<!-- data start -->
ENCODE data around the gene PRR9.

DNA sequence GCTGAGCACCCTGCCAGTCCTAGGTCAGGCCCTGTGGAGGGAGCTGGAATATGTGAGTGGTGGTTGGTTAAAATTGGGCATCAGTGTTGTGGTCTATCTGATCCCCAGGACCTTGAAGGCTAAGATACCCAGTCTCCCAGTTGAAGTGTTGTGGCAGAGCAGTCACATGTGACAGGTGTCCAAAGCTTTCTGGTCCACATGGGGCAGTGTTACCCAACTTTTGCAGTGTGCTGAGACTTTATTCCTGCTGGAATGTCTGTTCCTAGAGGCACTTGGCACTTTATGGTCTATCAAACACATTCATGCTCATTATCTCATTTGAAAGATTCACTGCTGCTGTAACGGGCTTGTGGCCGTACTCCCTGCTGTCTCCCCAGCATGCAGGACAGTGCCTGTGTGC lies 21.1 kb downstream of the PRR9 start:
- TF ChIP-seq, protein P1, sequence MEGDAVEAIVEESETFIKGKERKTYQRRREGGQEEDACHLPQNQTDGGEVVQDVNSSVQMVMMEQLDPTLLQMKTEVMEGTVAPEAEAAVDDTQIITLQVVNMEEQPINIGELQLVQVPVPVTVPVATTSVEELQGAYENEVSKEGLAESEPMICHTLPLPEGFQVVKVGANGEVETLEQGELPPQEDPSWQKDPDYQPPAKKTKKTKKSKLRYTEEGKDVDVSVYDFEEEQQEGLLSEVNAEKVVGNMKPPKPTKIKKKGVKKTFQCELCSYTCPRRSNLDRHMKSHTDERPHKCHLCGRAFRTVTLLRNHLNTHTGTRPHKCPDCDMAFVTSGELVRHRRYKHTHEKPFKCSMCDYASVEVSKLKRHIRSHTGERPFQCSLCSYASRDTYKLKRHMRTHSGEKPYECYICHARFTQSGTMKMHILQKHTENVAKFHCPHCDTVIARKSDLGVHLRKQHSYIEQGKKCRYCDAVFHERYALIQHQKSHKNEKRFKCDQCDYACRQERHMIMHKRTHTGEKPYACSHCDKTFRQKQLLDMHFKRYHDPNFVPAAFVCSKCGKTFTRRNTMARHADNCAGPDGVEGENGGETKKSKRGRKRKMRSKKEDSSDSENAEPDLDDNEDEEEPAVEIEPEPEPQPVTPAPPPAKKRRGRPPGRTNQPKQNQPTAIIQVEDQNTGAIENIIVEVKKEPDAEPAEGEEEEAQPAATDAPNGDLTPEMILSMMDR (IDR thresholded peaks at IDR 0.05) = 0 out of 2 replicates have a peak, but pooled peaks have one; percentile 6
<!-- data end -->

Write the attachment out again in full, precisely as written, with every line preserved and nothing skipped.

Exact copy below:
ENCODE data around the gene PRR9.

DNA sequence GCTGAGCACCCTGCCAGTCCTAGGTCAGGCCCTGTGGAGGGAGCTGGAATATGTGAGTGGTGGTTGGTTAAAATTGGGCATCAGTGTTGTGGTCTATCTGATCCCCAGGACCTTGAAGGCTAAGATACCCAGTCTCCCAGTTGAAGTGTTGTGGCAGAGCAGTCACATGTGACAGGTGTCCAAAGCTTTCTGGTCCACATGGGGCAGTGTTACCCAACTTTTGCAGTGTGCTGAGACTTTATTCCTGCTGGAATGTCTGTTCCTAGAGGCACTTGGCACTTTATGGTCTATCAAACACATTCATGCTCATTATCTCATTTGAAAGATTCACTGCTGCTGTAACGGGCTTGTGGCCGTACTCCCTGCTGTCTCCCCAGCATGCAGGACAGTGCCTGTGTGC lies 21.1 kb downstream of the PRR9 start:
- TF ChIP-seq, protein P1, sequence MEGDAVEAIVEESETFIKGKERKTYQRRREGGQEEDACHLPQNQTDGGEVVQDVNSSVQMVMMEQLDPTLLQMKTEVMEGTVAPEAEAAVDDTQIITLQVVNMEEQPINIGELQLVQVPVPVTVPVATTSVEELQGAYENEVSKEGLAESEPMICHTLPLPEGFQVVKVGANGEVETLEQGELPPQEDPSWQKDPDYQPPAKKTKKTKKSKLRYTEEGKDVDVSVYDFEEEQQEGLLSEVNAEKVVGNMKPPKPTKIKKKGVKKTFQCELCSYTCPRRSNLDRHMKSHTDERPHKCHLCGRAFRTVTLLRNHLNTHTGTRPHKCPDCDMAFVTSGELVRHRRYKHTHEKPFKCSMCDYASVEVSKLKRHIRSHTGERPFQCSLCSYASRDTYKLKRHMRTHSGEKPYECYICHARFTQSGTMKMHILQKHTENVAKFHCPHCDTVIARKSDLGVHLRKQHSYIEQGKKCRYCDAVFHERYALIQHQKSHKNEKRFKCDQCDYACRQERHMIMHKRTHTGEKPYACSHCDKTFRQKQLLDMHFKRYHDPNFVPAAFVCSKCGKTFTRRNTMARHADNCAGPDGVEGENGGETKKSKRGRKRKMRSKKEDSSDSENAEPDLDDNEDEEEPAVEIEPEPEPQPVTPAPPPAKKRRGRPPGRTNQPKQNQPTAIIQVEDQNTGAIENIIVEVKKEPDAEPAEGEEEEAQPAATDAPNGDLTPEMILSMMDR (IDR thresholded peaks at IDR 0.05) = 0 out of 2 replicates have a peak, but pooled peaks have one; percentile 6